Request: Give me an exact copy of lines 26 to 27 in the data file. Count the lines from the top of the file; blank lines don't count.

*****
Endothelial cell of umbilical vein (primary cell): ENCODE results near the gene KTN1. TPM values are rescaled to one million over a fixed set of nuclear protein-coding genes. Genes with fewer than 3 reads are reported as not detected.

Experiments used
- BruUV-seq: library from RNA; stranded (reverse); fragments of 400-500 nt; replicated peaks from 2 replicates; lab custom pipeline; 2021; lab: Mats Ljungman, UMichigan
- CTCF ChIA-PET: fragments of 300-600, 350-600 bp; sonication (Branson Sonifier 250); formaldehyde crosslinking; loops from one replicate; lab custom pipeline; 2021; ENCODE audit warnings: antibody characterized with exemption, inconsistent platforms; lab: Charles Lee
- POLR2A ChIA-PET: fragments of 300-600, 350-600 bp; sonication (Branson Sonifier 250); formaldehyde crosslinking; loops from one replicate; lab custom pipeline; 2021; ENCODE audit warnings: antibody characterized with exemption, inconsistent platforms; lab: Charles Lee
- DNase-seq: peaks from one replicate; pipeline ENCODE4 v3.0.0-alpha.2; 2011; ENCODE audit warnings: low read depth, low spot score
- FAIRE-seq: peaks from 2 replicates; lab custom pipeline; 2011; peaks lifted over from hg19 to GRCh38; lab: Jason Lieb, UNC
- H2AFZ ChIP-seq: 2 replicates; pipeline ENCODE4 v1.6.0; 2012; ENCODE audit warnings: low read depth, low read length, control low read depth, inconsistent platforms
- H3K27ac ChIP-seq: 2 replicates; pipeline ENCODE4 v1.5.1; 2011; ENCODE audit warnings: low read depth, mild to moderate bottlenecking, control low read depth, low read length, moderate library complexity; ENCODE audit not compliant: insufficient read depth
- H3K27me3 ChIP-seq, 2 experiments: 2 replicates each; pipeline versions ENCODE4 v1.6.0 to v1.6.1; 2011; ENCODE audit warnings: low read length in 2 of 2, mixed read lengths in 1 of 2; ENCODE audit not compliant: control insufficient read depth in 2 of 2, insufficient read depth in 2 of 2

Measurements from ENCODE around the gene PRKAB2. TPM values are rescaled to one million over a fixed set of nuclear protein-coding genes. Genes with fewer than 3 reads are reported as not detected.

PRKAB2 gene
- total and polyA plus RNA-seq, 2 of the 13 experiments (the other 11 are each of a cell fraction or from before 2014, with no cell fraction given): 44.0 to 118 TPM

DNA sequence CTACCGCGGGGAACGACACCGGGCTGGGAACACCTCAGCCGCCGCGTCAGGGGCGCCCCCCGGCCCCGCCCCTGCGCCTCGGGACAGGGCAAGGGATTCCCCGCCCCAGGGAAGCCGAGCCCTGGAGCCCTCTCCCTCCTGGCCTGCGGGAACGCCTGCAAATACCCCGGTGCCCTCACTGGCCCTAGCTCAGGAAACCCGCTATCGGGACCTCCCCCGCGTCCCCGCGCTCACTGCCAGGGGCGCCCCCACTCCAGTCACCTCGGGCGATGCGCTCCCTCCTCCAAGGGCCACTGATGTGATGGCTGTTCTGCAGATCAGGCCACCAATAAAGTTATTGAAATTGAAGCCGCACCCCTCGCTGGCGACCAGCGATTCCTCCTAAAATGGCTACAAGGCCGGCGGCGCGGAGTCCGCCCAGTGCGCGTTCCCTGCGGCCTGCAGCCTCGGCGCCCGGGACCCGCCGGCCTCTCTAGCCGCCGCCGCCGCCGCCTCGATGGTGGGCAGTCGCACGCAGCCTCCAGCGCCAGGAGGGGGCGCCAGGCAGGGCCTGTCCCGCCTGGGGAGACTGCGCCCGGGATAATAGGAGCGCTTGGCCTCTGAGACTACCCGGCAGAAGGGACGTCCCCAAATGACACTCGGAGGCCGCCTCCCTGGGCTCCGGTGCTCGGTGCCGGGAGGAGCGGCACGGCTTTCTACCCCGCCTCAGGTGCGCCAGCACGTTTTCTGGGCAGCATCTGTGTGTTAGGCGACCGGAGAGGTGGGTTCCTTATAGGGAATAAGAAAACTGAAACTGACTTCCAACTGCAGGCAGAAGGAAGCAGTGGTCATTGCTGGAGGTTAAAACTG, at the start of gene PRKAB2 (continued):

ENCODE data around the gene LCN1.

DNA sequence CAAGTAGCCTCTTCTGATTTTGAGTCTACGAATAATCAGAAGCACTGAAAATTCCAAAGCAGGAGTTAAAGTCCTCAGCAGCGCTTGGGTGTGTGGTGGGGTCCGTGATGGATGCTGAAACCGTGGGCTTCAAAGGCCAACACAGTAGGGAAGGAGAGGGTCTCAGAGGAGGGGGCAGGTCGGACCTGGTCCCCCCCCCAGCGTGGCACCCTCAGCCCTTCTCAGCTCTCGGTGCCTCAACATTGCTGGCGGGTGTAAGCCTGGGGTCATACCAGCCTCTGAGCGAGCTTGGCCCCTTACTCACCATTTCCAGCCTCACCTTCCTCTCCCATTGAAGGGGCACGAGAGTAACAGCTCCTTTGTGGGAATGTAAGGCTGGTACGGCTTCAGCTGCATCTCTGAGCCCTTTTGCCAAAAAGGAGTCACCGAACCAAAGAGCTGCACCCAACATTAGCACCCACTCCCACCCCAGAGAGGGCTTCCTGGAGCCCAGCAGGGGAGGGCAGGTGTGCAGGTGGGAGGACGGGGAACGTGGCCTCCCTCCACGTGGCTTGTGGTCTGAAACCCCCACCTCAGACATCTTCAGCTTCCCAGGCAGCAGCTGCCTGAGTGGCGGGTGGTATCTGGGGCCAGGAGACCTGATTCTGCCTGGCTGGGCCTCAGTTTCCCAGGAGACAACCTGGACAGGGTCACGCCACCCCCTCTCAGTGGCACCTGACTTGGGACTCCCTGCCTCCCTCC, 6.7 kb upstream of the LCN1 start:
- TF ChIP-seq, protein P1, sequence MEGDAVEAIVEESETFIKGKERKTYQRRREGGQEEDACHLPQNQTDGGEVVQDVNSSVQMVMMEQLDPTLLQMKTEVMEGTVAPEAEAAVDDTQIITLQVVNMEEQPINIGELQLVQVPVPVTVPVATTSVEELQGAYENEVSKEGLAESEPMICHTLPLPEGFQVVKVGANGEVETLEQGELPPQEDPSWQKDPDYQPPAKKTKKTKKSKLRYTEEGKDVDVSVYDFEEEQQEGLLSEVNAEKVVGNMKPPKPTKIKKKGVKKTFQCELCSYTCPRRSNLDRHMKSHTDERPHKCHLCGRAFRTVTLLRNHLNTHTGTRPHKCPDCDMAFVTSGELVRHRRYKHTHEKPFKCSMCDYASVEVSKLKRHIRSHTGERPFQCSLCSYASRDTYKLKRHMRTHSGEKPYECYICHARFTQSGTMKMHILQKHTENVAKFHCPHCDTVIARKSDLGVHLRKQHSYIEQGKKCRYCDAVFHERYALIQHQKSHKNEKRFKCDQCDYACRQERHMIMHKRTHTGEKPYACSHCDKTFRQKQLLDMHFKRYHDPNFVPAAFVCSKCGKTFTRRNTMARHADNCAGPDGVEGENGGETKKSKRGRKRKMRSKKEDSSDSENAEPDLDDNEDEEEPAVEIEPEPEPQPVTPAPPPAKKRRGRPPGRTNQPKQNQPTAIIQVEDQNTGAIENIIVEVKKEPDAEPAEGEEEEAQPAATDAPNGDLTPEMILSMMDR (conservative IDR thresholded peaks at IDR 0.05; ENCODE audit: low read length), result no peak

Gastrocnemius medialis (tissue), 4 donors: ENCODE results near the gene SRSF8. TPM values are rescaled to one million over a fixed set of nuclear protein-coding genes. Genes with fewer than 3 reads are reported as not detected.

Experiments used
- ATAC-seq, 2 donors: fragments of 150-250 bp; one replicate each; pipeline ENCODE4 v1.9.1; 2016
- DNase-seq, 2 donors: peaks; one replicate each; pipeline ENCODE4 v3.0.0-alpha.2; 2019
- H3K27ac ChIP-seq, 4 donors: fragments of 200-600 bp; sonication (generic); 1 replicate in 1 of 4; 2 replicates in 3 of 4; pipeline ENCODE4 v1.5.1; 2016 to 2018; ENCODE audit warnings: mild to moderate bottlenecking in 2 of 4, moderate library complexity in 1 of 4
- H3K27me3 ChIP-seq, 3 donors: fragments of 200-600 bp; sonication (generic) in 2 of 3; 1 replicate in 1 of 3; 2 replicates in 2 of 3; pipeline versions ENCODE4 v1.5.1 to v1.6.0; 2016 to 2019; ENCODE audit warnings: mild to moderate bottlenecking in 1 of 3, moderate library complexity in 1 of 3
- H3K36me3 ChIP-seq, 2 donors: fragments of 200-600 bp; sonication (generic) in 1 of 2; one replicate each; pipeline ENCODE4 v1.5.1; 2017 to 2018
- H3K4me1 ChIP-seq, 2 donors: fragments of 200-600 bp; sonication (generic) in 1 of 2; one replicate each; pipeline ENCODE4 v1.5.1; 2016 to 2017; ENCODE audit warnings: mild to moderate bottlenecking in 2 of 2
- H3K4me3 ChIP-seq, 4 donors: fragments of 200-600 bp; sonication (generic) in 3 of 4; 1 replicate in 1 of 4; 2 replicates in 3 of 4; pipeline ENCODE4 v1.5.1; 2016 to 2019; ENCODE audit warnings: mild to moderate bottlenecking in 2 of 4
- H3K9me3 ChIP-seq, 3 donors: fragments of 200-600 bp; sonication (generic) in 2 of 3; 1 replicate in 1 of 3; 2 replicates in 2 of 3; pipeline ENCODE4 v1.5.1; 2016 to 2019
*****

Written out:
- H3K4me3 ChIP-seq, 4 donors: fragments of 200-600 bp; sonication (generic) in 3 of 4; 1 replicate in 1 of 4; 2 replicates in 3 of 4; pipeline ENCODE4 v1.5.1; 2016 to 2019; ENCODE audit warnings: mild to moderate bottlenecking in 2 of 4
- H3K9me3 ChIP-seq, 3 donors: fragments of 200-600 bp; sonication (generic) in 2 of 3; 1 replicate in 1 of 3; 2 replicates in 2 of 3; pipeline ENCODE4 v1.5.1; 2016 to 2019